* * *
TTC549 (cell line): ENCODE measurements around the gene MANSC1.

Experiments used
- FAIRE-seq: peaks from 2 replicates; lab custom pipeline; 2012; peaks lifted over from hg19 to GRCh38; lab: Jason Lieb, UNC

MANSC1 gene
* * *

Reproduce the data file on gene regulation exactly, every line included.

TTC549 (cell line): ENCODE measurements around the gene MANSC1.

Experiments used
- FAIRE-seq: peaks from 2 replicates; lab custom pipeline; 2012; peaks lifted over from hg19 to GRCh38; lab: Jason Lieb, UNC

MANSC1 gene